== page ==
Delay differential equation

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In mathematics, delay differential equations (DDEs) are a type of differential equation in which the derivative of the unknown function at a certain time is given in terms of the values of the function at previous times. DDEs are also called time-delay systems, systems with aftereffect or dead-time, hereditary systems, equations with deviating argument, or differential-difference equations. They belong to the class of systems with the functional state, i.e. partial differential equations (PDEs) which are infinite dimensional, as opposed to ordinary differential equations (ODEs) having a finite dimensional state vector. Four points may give a possible explanation of the popularity of DDEs.[1] (1) Aftereffect is an applied problem: it is well known that, together with the increasing expectations of dynamic performances, engineers need their models to behave more like the real process. Many processes include aftereffect phenomena in their inner dynamics. In addition, actuators, sensors, communication networks that are now involved in feedback control loops introduce such delays. Finally, besides actual delays, time lags are frequently used to simplify very high order models. Then, the interest for DDEs keeps on growing in all scientific areas and, especially, in control engineering. (2) Delay systems are still resistant to many classical controllers: one could think that the simplest approach would consist in replacing them by some finite-dimensional approximations. Unfortunately, ignoring effects which are adequately represented by DDEs is not a general alternative: in the best situation (constant and known delays), it leads to the same degree of complexity in the control design. In worst cases (time-varying delays, for instance), it is potentially disastrous in terms of stability and oscillations. (3) Delay properties are also surprising since several studies have shown that voluntary introduction of delays can also benefit the control. (4) In spite of their complexity, DDEs however often appear as simple infinite-dimensional models in the very complex area of partial differential equations (PDEs).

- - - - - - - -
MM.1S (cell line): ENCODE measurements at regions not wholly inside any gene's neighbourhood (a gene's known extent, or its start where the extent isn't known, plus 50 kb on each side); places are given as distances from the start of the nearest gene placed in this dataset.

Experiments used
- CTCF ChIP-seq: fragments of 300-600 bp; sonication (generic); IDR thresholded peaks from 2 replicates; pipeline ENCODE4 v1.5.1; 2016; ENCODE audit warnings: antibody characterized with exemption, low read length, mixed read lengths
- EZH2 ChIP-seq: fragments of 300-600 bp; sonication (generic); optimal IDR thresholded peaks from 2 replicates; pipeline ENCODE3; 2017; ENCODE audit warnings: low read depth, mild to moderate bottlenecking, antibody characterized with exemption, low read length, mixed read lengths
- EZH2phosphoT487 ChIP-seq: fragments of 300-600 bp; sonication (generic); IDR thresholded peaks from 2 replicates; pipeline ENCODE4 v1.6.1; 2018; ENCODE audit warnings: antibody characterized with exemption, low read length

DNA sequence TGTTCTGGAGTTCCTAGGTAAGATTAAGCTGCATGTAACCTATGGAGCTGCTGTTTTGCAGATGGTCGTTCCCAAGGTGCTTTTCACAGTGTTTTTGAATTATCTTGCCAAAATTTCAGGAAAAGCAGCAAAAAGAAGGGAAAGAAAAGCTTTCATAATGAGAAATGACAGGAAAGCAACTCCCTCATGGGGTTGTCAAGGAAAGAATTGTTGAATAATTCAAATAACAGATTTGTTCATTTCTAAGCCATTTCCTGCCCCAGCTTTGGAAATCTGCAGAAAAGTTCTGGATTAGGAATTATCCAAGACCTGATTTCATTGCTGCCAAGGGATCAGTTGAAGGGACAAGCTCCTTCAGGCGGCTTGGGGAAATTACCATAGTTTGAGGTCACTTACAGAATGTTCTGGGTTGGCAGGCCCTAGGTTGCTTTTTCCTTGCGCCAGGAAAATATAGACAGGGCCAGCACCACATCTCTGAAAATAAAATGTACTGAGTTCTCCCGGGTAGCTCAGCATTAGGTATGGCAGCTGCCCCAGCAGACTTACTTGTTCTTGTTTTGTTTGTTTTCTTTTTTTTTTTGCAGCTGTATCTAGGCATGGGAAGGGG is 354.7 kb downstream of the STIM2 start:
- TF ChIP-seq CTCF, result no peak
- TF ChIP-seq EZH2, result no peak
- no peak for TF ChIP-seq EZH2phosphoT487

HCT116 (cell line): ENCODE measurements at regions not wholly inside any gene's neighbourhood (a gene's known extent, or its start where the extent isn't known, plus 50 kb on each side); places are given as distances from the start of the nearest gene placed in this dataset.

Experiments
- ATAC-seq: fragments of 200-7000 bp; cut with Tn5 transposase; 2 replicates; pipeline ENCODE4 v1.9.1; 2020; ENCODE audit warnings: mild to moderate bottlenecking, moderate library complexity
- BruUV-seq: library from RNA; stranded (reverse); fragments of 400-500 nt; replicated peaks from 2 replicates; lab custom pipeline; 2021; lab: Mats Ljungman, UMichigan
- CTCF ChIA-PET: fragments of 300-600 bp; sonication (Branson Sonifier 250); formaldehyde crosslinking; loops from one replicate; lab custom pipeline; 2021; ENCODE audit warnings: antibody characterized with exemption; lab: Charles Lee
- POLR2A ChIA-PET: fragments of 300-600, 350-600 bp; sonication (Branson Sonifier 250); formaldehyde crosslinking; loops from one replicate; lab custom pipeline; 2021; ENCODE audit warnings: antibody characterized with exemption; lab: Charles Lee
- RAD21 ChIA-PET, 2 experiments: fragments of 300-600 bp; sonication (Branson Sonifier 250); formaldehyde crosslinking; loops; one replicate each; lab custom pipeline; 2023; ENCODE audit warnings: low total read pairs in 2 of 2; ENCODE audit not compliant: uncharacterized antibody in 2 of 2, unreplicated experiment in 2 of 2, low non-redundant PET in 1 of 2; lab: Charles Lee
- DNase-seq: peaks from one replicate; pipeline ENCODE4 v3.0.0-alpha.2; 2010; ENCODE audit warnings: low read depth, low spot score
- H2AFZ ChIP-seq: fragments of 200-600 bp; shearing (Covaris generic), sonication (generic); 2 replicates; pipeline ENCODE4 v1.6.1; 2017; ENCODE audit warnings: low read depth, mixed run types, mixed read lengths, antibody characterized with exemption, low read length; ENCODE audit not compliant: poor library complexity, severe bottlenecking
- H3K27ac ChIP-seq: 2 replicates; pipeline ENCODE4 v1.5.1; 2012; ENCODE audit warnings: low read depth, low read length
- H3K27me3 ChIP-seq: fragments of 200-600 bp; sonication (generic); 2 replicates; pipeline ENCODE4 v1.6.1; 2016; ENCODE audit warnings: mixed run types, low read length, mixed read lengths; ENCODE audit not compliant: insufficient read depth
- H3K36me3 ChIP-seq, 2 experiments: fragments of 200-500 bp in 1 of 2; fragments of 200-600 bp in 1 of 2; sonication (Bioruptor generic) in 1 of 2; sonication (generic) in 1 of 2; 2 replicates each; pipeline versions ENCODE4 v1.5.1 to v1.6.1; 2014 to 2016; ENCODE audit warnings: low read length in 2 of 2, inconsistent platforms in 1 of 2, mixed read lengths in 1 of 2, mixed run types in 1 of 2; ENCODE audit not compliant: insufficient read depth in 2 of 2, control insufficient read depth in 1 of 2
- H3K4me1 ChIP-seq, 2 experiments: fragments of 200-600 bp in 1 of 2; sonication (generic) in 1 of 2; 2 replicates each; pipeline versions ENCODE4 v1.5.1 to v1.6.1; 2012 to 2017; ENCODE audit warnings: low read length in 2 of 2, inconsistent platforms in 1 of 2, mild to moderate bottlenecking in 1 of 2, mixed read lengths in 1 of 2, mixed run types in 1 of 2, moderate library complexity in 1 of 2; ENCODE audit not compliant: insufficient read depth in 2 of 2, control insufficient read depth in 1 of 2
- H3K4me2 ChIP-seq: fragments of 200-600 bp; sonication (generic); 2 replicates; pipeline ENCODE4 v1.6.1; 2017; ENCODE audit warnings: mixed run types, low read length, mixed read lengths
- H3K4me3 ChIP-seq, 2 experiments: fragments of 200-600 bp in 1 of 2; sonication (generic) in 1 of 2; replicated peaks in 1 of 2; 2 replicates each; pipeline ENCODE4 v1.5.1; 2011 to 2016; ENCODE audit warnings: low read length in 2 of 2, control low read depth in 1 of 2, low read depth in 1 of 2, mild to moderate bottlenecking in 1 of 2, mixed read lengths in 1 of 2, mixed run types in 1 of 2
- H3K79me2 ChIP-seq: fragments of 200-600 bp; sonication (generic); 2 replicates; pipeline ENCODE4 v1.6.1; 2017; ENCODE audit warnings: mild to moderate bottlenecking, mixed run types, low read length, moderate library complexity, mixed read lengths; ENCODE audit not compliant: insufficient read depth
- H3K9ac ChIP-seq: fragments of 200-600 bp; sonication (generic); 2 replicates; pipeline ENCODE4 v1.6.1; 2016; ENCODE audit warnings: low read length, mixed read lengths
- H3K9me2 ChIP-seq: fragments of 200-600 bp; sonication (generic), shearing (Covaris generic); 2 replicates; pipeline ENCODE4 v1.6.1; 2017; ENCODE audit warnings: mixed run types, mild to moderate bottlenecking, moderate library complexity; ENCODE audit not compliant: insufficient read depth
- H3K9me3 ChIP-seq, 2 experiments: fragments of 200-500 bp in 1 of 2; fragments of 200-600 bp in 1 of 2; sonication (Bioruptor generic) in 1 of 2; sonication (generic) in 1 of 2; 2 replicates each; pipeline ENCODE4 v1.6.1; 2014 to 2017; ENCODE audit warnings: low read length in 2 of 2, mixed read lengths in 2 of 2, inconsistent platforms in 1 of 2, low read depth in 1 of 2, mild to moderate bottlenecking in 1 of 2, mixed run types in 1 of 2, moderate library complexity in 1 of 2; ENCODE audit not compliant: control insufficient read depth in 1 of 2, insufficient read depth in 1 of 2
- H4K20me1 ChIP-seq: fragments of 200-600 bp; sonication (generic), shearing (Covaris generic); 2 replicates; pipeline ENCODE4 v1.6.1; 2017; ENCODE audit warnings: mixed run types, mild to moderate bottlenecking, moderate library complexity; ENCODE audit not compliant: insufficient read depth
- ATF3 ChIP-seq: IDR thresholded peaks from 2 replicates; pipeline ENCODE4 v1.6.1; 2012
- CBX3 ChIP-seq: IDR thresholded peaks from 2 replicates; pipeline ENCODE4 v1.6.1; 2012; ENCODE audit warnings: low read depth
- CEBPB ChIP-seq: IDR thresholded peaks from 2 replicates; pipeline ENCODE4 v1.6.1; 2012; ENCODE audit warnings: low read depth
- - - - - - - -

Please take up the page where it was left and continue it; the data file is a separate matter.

A general form of the time-delay differential equation for x(t)\in \mathbb{R}^n is

\frac{\rm d}{{\rm d}t}x(t)=f(t,x(t),x_t),

where x_t=\{x(\tau):\tau\leq t\} represents the trajectory of the solution in the past. In this equation, f is a functional operator from \mathbb{R}\times \mathbb{R}^n\times C^1(\mathbb{R}, \mathbb{R}^n) to \mathbb{R}^n.\,

Examples[edit]

  • Continuous delay
\frac{\rm d}{{\rm d}t}x(t)=f\left(t,x(t),\int_{-\infty}^0x(t+\tau)\,{\rm d}\mu(\tau)\right)